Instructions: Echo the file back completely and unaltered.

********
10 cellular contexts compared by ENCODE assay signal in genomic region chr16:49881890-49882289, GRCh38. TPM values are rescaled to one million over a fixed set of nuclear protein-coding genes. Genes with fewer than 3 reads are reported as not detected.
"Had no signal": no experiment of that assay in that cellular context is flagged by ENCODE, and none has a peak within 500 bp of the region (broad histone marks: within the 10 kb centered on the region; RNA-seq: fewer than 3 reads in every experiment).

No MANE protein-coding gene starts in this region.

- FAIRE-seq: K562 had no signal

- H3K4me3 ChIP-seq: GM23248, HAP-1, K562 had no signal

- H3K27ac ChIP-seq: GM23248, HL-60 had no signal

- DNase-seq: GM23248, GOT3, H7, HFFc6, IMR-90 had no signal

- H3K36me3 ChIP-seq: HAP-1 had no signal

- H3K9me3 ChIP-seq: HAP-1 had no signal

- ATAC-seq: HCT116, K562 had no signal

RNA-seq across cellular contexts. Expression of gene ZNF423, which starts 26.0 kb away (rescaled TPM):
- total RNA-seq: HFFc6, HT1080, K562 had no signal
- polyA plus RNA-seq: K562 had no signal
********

10 cellular contexts compared by ENCODE assay signal in genomic region chr16:49881890-49882289, GRCh38. TPM values are rescaled to one million over a fixed set of nuclear protein-coding genes. Genes with fewer than 3 reads are reported as not detected.
"Had no signal": no experiment of that assay in that cellular context is flagged by ENCODE, and none has a peak within 500 bp of the region (broad histone marks: within the 10 kb centered on the region; RNA-seq: fewer than 3 reads in every experiment).

No MANE protein-coding gene starts in this region.

- FAIRE-seq: K562 had no signal

- H3K4me3 ChIP-seq: GM23248, HAP-1, K562 had no signal

- H3K27ac ChIP-seq: GM23248, HL-60 had no signal

- DNase-seq: GM23248, GOT3, H7, HFFc6, IMR-90 had no signal

- H3K36me3 ChIP-seq: HAP-1 had no signal

- H3K9me3 ChIP-seq: HAP-1 had no signal

- ATAC-seq: HCT116, K562 had no signal

RNA-seq across cellular contexts. Expression of gene ZNF423, which starts 26.0 kb away (rescaled TPM):
- total RNA-seq: HFFc6, HT1080, K562 had no signal
- polyA plus RNA-seq: K562 had no signal